Dianne Thompson is babbling away excitedly like one of her lotto millionaires as she gears up to try to scoop the UK's National Lottery licence for Camelot for a third time.
It wasn't meant to be like this. Earlier this year the chief executive of Camelot was reportedly suggesting it was time to move aside. After all, Thompson, 54, had always said she would stand down when she had managed to reverse a sales decline.
She has certainly succeeded there, with Camelot reporting another strong set of results for the six months to September 24 this weekend.
Why isn't she off then? "What I actually said is that I would not be able to fight a third bid. It was a hell of a process last time and I could not face going through that. But I am in my dream job. I love this company and I love what we do."
Does she want to go on and on and on, like Mrs Thatcher? "I have no definite timescale in mind," she says, before hinting that she will probably stand down around 2011. "The thing about announcing when you are going is that it is very difficult to stay totally in control."
Thompson says she is not tempted by the bigger jackpots on offer at other companies. "What would happen for me after this is probably try to do a plural career with a number of non-executives," she says. "I don't think it will be millions."
Thompson is on the front foot about boardroom pay at the lottery operator. Times are good at Camelot with bonuses running at 19pc of salary, but Thompson says these compare poorly with the likes of RAC where she used to be a director.
"It depends on what you compare us to. If you compare us with public sector that probably sounds like an awful lot of money. But I sit on the board of RAC and they were getting bonuses of 60pc."
For now, Thompson has got another lotto licence to win. The current seven-year term expires in 2009 and on Tuesday the regulator is due to announce details of how long the next licence will be.
Thompson wants the new licence to run for 10 years. The current seven-year licence presents its own problems. "The trouble with a seven-year licence is that by the time you get to year four - which is now - it is very hard to justify any new investment in it," she says.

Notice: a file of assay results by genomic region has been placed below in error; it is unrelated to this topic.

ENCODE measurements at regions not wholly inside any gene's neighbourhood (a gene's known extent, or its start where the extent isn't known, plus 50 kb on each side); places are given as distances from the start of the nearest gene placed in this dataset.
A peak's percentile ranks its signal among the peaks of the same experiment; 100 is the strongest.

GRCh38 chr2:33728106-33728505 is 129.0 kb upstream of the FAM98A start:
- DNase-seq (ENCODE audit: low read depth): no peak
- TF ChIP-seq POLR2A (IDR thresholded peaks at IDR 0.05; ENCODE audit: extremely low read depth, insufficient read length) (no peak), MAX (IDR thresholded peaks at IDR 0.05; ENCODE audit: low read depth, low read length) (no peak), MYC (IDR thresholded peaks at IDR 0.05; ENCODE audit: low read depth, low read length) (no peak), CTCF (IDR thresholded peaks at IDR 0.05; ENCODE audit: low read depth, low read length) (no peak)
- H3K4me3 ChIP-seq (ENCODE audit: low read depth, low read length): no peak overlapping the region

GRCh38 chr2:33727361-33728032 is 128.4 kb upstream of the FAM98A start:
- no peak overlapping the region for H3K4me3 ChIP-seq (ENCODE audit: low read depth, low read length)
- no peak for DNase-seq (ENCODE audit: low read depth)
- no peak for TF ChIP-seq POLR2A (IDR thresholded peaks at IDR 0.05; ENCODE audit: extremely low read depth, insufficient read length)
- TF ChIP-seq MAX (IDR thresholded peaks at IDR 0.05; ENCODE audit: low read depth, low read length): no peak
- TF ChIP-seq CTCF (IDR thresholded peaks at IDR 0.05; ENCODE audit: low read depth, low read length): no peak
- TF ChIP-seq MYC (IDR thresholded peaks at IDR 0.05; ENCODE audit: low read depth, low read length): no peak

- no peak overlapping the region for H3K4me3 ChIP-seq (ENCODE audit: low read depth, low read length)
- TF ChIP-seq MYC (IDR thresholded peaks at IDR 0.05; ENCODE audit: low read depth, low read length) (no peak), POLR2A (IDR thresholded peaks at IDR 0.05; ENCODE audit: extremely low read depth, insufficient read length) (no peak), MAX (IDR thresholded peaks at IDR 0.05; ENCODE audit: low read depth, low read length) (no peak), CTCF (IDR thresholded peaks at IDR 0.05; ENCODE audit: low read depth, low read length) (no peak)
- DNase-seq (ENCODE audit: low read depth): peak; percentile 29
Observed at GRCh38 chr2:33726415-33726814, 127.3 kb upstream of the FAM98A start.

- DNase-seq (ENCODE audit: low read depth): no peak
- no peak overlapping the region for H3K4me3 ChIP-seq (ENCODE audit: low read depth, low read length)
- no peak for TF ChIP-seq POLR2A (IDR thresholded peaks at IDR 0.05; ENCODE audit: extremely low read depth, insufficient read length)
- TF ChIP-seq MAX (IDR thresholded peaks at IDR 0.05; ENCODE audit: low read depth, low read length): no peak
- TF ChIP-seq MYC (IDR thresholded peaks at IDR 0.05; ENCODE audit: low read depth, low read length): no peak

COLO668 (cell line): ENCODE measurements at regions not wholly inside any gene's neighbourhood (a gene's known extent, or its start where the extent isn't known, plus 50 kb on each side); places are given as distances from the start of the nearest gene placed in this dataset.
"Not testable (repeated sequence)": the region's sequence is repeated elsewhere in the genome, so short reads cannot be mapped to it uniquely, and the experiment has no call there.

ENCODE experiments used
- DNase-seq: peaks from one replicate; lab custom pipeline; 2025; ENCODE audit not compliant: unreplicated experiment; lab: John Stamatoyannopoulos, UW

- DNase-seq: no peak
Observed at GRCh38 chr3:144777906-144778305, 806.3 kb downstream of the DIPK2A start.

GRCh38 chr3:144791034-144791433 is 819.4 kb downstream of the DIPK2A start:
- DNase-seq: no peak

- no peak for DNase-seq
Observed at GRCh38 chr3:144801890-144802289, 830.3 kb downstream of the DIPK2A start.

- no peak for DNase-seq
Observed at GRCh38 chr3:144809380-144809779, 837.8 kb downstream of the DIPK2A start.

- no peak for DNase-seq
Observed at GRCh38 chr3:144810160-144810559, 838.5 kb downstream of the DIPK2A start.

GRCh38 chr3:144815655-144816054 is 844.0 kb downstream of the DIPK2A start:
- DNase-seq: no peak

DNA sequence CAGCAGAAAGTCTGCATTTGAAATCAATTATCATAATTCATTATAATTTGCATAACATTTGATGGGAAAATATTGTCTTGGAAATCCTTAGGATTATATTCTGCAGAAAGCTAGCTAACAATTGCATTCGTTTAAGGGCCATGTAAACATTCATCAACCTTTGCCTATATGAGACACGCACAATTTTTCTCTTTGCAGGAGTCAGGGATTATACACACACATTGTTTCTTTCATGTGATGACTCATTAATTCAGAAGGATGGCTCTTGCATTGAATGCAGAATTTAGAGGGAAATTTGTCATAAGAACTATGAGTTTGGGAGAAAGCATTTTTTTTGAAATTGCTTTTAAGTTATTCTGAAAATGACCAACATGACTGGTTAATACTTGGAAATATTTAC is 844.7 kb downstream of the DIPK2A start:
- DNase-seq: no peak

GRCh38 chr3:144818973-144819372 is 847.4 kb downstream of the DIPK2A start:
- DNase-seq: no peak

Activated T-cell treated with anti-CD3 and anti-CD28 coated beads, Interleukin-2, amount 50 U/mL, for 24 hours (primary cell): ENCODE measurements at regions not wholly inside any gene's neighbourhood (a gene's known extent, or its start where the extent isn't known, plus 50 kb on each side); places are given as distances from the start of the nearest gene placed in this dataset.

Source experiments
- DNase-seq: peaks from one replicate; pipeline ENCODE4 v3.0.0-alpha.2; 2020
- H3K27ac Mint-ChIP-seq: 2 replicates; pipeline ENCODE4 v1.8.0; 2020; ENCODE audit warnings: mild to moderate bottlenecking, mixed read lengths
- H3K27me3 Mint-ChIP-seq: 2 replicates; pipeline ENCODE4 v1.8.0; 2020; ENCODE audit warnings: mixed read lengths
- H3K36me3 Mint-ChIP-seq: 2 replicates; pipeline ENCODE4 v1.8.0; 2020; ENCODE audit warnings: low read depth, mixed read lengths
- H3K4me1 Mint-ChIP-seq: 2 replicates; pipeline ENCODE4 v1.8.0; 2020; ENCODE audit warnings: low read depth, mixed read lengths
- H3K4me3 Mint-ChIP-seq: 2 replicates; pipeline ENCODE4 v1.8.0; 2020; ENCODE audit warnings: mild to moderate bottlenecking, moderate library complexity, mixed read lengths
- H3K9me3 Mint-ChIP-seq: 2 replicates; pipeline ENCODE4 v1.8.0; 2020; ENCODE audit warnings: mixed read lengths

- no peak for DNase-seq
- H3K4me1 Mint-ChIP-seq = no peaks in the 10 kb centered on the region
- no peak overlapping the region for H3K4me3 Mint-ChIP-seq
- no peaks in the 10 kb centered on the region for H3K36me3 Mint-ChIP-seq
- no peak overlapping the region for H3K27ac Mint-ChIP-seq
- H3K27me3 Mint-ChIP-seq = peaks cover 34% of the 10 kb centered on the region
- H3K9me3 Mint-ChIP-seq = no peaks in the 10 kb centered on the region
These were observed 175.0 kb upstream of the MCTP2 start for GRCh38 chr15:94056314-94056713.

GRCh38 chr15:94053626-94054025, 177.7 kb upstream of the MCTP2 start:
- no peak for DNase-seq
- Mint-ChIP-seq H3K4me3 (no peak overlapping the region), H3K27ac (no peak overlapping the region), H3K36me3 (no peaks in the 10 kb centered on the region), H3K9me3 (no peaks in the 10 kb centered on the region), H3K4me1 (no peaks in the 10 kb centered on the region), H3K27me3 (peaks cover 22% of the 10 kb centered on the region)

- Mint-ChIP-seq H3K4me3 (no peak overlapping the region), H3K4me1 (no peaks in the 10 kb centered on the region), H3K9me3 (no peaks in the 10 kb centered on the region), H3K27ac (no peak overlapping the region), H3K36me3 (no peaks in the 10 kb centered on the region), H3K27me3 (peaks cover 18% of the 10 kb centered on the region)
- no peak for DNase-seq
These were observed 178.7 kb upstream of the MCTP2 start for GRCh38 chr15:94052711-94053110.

"The other problem is actually attracting the staff. Because at best I can only offer you a seven-year promise. Now in year four, all I can offer is a five-year promise.
"When you are running a business with a seven-year life there comes a point when people take a conscious decision whether to jump or stay. That is about now."
Thompson's toughest time was in 2000 when Camelot nearly lost the current licence. It was made worse the following year when a third of the staff left in the wake of the upheaval. "While we had been out there fighting to get back in a third of them had been out looking for jobs," she says without rancour.
So far 20 groups are in the running for the next licence, but Thompson thinks it will come down to a handful of lotto staples like Ladbrokes, and Richard Branson (yes, again).
"He said never again last time but he said that after the first one. Then he had another go for the second. He was always very generous towards me as a person.
"When we eventually won he rang me and left a message on my answerphone to say congratulations. He also said that if we had lost and he had won, he was going to offer me a job."
If Camelot wins, Thompson will have the chance to see through the lottery's biggest challenge - raising £750m of the 2012 Olympics' £2.5billion budget.
So far, two scratch-card games have been launched and another is planned for February. "We are doing well," she says confidently. So how much have you raised? "£2.7m so far. So £747.3m and counting."
She is pushing for some help from the Treasury by asking the Chancellor Gordon Brown to reform the way it collects tax from the lottery. Rather than paying 12p in every pound gambled to the Revenue, Camelot wants to revert to a "gross profit tax" which applies to bookmakers.
"I am pretty confident about raising the money, although GPT will help. Without that we are confident we can do it, but it will just be harder," she says.
Perhaps Thompson should be more concerned after 2008 when tabloid tales of missed deadlines and ballooning construction budgets on some of the projects might sap the punters' Olympian spirit? Ever optimistic, Thompson takes a rose-tinted view of the British delight in wallowing in events going wrong. "I don't think that will happen," she says. "As a nation we are very proud of our sporting achievements. You only have to look at what happened with the rugby world cup and the Ashes."
Thompson has only ever won £30 on the lottery (three £10 wins from about 170 £1 stakes) and hasn't played since joining Camelot as commercial director in 1997 (she took over as chief executive in 2000). She lives on her own near Beaconsfield, Buckinghamshire, and spends the middle part of the week in London meeting retailers, pressure groups and the regulator.
Her 12-hour days start at 7.30am and Mondays and Fridays are spent at head office in Watford where she tries as often as possible to give the big cheque to the winners. She reluctantly accepts the high-profile tag that comes from being one of Britain's most high-profile women bosses (she was businesswoman of the year in 2001).
"I hate being in the public spotlight but it goes with the territory and is something that I have to do," she says. "People think that if Di can do it then I can. You automatically become a role model for them."